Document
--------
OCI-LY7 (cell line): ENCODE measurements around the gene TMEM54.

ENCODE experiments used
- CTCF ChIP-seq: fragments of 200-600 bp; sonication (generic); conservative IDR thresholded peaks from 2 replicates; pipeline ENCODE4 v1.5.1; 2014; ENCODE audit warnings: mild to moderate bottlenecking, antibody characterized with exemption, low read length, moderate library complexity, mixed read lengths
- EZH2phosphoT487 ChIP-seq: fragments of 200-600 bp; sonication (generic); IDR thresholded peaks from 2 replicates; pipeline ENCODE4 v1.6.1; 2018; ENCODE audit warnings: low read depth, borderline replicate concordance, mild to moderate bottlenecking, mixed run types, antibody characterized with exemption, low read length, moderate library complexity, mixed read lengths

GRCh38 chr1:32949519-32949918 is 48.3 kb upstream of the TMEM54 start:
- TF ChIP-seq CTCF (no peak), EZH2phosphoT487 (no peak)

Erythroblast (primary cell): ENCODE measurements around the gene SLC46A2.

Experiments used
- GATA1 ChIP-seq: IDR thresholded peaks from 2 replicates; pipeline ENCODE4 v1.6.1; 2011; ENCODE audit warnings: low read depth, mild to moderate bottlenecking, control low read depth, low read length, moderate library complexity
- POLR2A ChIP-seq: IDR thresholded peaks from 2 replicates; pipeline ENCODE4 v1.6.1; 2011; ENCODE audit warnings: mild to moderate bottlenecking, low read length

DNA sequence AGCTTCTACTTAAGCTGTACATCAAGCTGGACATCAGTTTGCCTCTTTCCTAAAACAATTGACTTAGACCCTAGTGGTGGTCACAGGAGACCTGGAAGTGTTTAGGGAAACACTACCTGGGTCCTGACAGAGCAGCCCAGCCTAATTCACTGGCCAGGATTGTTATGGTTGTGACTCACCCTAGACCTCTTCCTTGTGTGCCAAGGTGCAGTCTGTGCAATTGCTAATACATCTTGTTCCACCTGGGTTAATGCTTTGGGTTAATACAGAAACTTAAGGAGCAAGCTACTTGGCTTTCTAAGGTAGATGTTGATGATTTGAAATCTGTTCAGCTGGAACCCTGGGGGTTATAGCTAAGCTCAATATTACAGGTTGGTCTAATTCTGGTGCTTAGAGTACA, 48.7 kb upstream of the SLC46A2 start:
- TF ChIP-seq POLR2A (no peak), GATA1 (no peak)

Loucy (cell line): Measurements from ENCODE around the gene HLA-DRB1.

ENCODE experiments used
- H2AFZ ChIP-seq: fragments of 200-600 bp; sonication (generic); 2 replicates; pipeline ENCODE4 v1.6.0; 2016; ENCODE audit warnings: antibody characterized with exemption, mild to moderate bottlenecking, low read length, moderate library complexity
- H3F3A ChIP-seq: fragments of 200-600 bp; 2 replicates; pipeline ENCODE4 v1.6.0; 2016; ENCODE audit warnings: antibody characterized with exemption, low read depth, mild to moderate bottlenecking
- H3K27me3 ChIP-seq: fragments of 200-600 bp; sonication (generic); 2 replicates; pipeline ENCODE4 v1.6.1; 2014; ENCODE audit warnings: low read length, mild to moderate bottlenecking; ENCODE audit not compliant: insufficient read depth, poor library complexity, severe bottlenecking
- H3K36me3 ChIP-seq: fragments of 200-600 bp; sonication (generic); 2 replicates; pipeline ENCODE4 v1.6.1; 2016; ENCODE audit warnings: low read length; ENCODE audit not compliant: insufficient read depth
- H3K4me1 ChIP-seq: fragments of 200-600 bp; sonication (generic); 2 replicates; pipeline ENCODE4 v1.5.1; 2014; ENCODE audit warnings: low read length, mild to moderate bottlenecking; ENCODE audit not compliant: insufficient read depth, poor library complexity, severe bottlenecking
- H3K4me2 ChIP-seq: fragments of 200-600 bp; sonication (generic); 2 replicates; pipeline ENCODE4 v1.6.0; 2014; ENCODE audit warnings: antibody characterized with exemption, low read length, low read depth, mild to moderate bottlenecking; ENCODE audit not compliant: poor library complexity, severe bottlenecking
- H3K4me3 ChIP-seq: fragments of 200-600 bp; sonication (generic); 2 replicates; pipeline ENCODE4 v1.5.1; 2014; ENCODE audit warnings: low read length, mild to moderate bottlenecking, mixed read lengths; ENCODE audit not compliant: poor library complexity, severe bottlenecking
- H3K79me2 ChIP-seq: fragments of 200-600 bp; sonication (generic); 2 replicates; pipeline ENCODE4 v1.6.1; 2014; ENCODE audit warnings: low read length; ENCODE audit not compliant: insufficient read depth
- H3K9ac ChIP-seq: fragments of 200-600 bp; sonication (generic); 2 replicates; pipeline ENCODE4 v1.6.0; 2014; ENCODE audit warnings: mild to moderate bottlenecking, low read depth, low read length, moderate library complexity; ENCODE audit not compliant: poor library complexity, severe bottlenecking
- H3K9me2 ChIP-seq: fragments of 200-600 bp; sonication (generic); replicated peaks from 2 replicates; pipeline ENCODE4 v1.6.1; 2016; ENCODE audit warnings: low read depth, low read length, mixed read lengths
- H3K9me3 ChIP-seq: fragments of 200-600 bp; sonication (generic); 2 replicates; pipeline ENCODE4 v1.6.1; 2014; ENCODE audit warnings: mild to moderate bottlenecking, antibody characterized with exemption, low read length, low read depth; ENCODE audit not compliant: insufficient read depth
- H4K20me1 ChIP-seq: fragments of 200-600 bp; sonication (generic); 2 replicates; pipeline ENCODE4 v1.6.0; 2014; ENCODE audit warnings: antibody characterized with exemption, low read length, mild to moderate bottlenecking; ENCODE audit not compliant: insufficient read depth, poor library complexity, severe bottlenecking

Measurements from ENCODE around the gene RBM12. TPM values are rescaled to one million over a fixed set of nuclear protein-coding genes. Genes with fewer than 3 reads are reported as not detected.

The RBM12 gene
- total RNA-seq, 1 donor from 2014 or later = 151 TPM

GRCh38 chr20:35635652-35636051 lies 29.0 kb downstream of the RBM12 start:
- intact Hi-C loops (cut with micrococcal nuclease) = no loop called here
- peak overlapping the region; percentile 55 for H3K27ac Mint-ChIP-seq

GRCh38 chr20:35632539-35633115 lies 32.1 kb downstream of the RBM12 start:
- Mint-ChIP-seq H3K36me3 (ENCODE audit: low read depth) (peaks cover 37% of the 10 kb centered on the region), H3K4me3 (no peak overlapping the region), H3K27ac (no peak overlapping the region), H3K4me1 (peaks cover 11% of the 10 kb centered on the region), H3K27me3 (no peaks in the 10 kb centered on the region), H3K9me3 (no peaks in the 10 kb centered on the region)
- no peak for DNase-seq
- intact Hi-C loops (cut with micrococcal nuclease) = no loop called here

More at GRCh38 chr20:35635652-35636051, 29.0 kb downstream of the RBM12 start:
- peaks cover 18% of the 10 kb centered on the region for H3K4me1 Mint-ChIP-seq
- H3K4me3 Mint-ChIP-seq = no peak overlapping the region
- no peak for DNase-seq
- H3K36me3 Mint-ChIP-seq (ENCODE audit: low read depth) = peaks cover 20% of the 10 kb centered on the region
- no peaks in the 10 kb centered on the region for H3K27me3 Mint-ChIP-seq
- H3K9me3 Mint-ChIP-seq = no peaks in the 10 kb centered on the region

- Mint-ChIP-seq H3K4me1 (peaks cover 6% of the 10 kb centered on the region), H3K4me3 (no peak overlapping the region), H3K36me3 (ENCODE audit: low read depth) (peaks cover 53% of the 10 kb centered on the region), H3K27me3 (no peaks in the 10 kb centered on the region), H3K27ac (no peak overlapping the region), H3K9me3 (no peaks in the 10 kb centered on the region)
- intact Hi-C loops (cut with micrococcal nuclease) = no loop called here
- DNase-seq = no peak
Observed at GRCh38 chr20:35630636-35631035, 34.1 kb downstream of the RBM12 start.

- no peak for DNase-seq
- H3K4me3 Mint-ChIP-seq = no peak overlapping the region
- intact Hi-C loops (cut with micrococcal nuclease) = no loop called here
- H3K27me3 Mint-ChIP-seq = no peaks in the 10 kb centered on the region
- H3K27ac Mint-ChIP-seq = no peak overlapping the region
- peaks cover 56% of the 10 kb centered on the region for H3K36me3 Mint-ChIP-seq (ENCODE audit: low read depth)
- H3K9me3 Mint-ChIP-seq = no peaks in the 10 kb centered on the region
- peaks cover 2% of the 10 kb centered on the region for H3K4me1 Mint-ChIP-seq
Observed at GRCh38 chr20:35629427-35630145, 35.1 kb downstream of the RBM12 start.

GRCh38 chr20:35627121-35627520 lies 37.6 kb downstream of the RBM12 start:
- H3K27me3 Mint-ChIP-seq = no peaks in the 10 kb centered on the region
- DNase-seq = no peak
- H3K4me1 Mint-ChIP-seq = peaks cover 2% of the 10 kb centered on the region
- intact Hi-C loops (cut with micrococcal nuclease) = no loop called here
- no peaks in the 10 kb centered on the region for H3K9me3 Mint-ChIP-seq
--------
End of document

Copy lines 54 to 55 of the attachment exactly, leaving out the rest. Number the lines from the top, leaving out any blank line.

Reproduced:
- H3K9me3 Mint-ChIP-seq = no peaks in the 10 kb centered on the region
- peaks cover 2% of the 10 kb centered on the region for H3K4me1 Mint-ChIP-seq